The night flew by with no accident and a gray morning sky greeted him. The girls were long awake, so he woke Vandill and they left the warmth of their furs to get a lukewarm bowl of stew. It wasn’t a feast but still an improvement over the past days so they ate their breakfast with smile while they teased Ida for her cooking.
This day Ketill stayed behind and helped his sister’s with the cows. They had tied long ropes around the cows’ necks and a few serfs pulled these from the front. Ketill and Ida carried long sticks and lightly slapped the reluctant cows. It was an easy work, and the siblings had enough time to talk.
“You’re leery towards Lafir,” the sister eventually stated. “Did something happen between you in the village? She’s so nice so your behavior was weird.”
“Oh? Was it so obvious,” the brother inquired. There was no need to go out of his way and befriend the other side but open distrust would hinder his leadership.
“I don’t think she noticed,” his sister reassured him. “She probably just thought you liked her looks. I mean, you stared at her way too long. If this goes on, my lazy brother will become the perverted brother and nobody will marry me.”
Ketill smiled at their usual banter but played along. “It wasn’t like that. There’s no way any girl can enchant me after I lived with such a beautiful sister. You better worry whether your husband manages to open his mouth and ensnare you between his stares.”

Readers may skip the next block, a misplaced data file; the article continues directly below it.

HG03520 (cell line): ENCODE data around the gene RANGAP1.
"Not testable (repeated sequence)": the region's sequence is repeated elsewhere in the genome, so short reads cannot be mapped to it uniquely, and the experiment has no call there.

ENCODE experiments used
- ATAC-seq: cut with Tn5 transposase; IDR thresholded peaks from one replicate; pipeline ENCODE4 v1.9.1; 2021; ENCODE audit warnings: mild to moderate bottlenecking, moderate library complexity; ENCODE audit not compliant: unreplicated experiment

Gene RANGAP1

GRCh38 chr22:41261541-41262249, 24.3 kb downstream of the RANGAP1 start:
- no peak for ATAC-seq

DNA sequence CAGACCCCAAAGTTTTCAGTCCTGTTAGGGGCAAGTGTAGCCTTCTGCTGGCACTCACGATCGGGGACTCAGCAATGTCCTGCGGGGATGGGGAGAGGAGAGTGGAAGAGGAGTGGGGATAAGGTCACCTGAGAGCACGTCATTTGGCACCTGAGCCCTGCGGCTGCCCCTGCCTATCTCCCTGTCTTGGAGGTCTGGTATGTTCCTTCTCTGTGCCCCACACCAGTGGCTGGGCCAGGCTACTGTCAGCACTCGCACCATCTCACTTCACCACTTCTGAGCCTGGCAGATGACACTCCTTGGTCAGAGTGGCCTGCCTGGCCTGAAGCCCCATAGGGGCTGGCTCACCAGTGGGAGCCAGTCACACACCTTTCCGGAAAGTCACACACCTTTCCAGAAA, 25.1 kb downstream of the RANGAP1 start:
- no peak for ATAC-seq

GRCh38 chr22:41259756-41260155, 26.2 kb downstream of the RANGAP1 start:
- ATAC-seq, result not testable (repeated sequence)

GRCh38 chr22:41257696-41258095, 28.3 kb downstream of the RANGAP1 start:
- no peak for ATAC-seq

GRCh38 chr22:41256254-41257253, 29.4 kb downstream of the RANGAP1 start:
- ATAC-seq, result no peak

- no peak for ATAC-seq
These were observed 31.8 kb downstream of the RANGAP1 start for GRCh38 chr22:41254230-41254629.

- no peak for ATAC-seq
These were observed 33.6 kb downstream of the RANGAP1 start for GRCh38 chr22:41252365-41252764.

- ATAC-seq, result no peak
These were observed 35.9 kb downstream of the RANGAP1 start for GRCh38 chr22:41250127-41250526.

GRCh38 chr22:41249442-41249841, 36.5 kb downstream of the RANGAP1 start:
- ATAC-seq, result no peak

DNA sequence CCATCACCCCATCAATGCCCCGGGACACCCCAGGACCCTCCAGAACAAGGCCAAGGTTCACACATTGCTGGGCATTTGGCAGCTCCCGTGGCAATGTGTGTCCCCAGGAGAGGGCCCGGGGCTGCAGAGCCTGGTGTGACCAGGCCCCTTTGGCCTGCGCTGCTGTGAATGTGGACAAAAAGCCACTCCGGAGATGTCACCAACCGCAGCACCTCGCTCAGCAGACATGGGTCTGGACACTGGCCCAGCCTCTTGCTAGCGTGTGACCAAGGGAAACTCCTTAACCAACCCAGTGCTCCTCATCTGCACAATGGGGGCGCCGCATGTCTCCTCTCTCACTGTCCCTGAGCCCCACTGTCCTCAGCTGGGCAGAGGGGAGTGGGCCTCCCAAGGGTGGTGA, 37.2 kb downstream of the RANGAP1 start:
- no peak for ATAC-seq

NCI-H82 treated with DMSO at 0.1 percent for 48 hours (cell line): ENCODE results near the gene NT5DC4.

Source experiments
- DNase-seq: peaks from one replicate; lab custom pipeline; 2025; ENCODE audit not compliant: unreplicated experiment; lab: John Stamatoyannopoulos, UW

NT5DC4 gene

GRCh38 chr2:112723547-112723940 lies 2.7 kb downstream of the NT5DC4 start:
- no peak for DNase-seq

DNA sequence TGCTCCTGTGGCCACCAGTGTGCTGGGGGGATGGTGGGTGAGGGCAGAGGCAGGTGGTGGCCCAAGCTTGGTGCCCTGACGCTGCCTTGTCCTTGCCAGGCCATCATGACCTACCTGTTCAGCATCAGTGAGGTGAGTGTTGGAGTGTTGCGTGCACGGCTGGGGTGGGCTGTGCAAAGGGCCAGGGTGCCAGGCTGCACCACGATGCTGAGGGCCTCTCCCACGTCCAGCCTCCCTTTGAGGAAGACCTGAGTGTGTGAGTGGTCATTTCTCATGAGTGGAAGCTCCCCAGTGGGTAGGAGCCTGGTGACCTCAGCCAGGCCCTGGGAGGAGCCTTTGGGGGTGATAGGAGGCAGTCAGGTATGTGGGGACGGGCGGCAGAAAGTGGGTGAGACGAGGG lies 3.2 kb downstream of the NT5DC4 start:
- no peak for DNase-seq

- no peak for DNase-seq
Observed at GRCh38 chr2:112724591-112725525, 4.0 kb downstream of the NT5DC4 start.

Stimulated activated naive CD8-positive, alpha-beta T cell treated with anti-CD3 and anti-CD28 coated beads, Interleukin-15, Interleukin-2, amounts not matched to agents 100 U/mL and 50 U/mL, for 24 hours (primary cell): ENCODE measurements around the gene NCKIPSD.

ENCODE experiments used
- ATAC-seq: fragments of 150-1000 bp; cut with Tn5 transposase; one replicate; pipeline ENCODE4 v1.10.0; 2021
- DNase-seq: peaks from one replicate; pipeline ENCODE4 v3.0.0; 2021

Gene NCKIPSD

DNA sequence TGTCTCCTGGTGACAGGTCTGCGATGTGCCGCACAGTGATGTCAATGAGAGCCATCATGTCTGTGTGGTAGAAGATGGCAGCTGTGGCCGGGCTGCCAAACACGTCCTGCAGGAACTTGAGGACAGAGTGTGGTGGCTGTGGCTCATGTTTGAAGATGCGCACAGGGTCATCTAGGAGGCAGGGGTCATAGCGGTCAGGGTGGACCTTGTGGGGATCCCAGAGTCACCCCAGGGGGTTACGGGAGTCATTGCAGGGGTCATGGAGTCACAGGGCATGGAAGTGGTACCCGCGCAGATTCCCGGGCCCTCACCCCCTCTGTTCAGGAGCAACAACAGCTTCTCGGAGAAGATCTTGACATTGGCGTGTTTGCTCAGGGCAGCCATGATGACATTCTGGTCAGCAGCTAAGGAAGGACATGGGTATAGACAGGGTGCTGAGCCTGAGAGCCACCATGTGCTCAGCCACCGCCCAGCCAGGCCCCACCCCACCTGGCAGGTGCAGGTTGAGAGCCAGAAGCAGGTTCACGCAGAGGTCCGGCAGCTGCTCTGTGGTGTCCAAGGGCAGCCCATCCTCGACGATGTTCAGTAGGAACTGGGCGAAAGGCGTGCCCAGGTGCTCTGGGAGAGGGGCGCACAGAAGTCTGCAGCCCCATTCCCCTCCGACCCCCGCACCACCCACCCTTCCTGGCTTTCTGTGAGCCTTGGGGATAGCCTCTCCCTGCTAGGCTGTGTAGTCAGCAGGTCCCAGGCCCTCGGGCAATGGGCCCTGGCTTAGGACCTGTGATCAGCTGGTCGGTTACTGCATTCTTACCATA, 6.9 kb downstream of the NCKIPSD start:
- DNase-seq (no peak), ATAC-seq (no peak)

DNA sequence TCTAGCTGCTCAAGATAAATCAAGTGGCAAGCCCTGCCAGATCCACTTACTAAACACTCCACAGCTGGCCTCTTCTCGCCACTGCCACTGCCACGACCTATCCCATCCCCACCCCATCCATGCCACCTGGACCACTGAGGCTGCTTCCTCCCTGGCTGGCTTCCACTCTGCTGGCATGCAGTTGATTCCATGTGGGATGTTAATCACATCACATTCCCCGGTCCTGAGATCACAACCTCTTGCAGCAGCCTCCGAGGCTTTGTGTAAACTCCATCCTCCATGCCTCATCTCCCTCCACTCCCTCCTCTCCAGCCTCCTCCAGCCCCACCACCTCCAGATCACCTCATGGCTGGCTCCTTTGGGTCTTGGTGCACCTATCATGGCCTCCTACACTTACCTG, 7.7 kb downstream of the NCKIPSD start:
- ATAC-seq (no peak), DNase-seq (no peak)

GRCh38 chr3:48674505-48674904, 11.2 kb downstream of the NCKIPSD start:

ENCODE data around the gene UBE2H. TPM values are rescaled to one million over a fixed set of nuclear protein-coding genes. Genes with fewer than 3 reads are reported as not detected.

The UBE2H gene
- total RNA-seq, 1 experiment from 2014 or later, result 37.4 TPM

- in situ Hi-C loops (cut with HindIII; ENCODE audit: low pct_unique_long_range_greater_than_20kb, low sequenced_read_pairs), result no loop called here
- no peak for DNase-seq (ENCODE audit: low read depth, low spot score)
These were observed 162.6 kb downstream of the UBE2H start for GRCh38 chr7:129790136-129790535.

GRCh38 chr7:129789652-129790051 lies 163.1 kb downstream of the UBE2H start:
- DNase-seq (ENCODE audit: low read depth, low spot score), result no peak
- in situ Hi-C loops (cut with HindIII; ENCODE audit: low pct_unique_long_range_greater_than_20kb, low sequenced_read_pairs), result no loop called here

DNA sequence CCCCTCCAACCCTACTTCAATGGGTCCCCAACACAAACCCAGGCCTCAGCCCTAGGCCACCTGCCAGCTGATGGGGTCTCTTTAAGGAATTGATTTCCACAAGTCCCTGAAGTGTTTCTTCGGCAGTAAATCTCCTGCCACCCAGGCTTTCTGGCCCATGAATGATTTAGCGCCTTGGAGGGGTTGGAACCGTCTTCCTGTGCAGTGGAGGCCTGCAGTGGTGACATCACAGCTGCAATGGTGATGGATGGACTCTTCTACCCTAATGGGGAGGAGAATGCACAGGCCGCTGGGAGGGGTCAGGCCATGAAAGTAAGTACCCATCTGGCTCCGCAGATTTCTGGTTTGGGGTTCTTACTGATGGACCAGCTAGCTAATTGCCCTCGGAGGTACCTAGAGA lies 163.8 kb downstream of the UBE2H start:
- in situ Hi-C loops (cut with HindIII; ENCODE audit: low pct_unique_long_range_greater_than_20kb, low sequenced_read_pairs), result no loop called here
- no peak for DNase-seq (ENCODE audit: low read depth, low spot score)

Ida’s face turned beet-red, and he basked in his small victory. But soon after he returned their discussion to the topic at hand. “I’m wary of her, that’s true. But nothing happened. I saw her dead father in the village so I’m anxious. It’s great if you two can become friends but it’s my job as your big brother to protect you. It’s not just her but the others, too. I’ll be cautious until everything settled down.”
His sister looked at him with round eyes before they continued their duty in silence. But it wasn’t a forced or awkward one. Instead the calm peace eased their minds, and they enjoyed the warm feeling of security. It reassured them they were on the right way as they swung their sticks to goad a stubborn cow.
At noon they heard thunder and turned around. Black clouds released their load and small beads fell on the ground. It wasn’t a soft drizzle but rather heavy rains. Ketill sighed and urged the others forward. Even a light drizzle was deadly to them. Their flight left no room for long breaks so they would continue in the rain. And with so many old and weak serfs a soaked tunic was enough to cause severe illness.
Hence they hurried until the exhausted ones collapsed in front of them. Many serfs watched the rain in despair but thankfully the black clouds missed their convoy and no rain fell on their heads. Warmth filled Ketill’s chest as he watched the resting serfs. They had avoided the worst case, and the rain had left a new ray of hope.
The heavy ran had washed away their tracks. It wasn’t enough to completely erase their footprints but it would slow down the pursuing scouts. Every hour was one more step towards freedom so Ketill closed his eyes and thanked Froydis for her blessings.